In May last year, French president Emmanuel Macron took many observers by surprise with his detail-light suggestion for a “European Political Community” (EPC). Commentators and policymakers alike were sceptical, with many questioning the format’s purpose and its ability to take root. Yet, as leaders from across Europe meet for the second EPC summit in Chisinau, it is evident that a forum for bilateral and minilateral meetings and initiative such as this could contribute to more security and connectedness for EU member states and their non-EU neighbours.
The rationale behind the creation of the EPC was threefold: to emphasise European geopolitical cooperation in light of Russia’s aggression against Ukraine; to remedy enlargement fatigue by providing an additional forum for exchange between EU candidate countries and member states; and to create a forum for exchange with non-EU security actors such as the United Kingdom (and to a lesser extent Turkey).
Bilateral meetings in times of crisis, such as between Serbia’s president Aleksandar Vucic and Kosovo’s prime minister Albin Kurti, could help ease tensions and draw attention to the broader security context. Moreover, many leaders of smaller non-EU states privately praise the EPC as a welcome opportunity to rub shoulders – and be photographed with – bigger players on the continent; Albanian prime minister, Edi Rama, has publicly expressed cautious optimism, especially regarding the EPC’s reach beyond the EU. But, although larger EU member states are supportive in public, behind closed doors some officials worry that the initiative runs the risk of duplicating existing formats.
The European Council on Foreign Relations used the months after the first EPC summit in Prague in November 2022 to explore the potential of the initiative through a series of high-level workshops in Paris, Madrid, and London. These included discussions among diplomats about the possible institutionalisation of the EPC, and how to reconcile its strategic and practical goals. Their ideas ranged from a G20-type model to a “European General Assembly” that offers space for bilateral meetings and cooperation. The conversation also inevitably turned to the idea that the EPC should be closely related to the EU institutions – meaning it would be easier to access EU funds, which set off alarm bells among the bloc’s more frugal members.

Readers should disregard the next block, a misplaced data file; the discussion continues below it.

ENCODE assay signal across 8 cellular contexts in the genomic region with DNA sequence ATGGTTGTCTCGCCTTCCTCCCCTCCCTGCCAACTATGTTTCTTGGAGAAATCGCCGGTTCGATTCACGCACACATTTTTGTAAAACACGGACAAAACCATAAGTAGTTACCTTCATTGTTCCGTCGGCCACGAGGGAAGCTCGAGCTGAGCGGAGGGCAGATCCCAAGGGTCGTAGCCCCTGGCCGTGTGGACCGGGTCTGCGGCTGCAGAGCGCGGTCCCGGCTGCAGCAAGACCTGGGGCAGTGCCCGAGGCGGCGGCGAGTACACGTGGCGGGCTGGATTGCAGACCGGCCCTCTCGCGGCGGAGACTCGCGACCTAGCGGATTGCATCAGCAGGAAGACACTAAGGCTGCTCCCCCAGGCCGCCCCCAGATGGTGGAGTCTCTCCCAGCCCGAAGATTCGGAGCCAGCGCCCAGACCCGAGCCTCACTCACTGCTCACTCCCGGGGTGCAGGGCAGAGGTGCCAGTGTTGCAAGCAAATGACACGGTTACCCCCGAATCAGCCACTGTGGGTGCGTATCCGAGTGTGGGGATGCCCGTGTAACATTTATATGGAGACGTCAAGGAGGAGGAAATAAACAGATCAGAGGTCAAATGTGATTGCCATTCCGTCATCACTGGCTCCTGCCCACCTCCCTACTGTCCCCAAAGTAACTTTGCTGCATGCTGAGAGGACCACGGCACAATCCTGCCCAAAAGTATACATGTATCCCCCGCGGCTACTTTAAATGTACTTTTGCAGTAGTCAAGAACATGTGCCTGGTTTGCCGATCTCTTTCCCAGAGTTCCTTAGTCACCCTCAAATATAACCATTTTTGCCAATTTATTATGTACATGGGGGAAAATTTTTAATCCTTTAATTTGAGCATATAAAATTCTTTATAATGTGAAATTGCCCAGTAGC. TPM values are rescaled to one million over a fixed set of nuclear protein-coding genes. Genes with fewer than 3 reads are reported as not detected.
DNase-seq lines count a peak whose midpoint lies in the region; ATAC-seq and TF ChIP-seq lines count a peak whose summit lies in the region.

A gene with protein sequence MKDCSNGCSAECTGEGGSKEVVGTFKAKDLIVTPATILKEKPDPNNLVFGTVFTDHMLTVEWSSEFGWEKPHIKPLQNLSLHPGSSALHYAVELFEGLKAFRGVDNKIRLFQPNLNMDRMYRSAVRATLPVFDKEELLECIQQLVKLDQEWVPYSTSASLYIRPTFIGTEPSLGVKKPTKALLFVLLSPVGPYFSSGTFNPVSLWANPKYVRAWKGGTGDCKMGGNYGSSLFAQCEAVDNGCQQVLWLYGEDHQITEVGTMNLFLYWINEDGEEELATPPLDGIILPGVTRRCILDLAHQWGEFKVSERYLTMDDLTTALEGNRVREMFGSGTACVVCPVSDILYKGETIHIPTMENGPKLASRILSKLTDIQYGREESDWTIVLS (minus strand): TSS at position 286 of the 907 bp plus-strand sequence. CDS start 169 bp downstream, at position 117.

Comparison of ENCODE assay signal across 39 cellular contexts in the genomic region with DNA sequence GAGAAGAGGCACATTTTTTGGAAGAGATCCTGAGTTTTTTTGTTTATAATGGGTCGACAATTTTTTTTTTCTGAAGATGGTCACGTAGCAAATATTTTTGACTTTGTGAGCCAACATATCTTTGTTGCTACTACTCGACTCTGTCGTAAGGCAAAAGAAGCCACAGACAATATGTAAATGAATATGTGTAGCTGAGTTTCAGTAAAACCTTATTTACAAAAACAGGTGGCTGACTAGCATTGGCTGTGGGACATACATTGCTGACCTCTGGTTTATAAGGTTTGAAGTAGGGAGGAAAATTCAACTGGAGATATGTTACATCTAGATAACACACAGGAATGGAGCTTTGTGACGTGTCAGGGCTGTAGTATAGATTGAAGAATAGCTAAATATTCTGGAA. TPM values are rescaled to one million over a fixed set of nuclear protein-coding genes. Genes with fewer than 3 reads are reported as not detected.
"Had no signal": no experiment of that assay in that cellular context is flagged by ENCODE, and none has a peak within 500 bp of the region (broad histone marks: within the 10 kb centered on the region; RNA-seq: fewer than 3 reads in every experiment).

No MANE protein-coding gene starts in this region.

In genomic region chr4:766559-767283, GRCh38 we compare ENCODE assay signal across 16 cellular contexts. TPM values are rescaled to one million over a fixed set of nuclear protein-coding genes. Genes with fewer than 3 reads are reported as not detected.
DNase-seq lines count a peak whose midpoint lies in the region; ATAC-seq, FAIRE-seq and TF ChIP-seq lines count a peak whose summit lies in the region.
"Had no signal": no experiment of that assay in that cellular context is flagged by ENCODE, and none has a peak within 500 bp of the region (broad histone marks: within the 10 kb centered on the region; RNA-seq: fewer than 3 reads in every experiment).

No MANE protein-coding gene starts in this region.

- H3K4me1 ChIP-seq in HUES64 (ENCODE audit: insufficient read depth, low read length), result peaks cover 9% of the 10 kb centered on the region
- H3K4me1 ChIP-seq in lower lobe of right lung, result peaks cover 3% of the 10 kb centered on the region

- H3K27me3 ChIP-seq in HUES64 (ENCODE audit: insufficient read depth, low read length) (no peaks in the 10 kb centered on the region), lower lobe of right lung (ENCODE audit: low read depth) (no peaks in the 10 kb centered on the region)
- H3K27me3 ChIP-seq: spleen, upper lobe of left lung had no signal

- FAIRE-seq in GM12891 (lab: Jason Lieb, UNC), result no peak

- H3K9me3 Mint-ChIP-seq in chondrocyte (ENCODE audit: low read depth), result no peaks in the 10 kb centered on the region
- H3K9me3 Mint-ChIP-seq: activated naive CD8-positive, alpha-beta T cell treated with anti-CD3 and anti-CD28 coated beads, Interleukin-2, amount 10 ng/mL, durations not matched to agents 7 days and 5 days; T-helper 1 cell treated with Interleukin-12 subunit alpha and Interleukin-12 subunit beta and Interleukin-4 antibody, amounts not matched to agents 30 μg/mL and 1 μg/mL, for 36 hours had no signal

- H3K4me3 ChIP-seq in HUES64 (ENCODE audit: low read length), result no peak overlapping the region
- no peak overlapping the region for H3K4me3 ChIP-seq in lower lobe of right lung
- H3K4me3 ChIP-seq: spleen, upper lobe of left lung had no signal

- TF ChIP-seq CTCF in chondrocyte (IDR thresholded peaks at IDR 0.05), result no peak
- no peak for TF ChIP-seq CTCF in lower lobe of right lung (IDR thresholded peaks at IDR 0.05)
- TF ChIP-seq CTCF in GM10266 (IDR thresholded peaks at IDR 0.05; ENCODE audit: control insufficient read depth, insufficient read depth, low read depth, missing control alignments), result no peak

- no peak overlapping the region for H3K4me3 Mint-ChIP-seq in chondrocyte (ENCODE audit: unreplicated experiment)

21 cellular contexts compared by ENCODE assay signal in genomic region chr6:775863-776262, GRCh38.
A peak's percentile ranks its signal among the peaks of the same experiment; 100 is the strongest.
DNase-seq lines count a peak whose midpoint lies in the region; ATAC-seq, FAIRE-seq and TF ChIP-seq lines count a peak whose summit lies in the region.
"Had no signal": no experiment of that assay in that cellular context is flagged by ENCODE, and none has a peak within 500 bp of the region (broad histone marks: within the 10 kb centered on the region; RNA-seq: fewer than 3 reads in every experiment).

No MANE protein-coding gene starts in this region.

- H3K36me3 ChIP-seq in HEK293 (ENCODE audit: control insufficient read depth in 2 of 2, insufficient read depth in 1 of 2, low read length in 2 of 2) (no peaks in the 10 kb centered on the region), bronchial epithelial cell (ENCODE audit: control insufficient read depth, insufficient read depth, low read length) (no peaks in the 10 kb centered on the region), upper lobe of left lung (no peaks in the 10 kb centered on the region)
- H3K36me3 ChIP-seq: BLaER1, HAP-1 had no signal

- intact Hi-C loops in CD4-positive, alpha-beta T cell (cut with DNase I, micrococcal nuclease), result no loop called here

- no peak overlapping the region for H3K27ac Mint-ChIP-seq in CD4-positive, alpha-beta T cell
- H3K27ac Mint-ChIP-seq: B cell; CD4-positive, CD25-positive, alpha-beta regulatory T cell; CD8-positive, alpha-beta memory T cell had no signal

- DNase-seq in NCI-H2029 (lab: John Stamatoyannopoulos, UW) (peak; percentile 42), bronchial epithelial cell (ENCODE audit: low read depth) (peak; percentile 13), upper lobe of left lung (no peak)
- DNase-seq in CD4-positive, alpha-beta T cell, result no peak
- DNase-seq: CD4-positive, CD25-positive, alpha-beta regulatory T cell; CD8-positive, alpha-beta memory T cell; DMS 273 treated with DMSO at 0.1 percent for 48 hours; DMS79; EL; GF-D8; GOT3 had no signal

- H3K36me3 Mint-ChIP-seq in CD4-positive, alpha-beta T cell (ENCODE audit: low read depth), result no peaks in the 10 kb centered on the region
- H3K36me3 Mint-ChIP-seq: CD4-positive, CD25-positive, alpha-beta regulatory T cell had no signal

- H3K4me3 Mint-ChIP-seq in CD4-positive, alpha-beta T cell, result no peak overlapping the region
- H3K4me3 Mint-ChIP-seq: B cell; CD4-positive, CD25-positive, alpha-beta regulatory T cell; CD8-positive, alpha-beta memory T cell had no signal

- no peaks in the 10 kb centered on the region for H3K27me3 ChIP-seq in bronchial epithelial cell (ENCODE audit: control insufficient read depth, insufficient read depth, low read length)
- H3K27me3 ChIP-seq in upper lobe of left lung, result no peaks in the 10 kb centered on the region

The geostrategic and the practical (and financial) arrangements of the EPC share a common denominator: a platform for minilateralism between EU and non-EU members, with space to solve the occasional bilateral dispute on the sidelines. ECFR’s research indicates the EPC has the potential to contribute in this way to concrete policy proposals in three areas: energy especially, but also connectivity and security.
Energy cuts through tensions between the EU internal market and the rest of the continent. Indeed, Russia’s war on Ukraine and the resulting energy crisis mean that the internal market is not sufficient to action that can shore up European energy security. A logic of cooperation prevails in the push to decouple from dependence on Russian fossil fuels and build resilience to the weaponsation of energy by external actors. As ECFR’s energy deals tracker shows, 26 of the 110 deals that EU member states and the European Commission have brokered since Russia’s invasion of Ukraine have been with other countries in the EPC space – from Azerbaijan and Georgia to Norway, Serbia, and Turkey.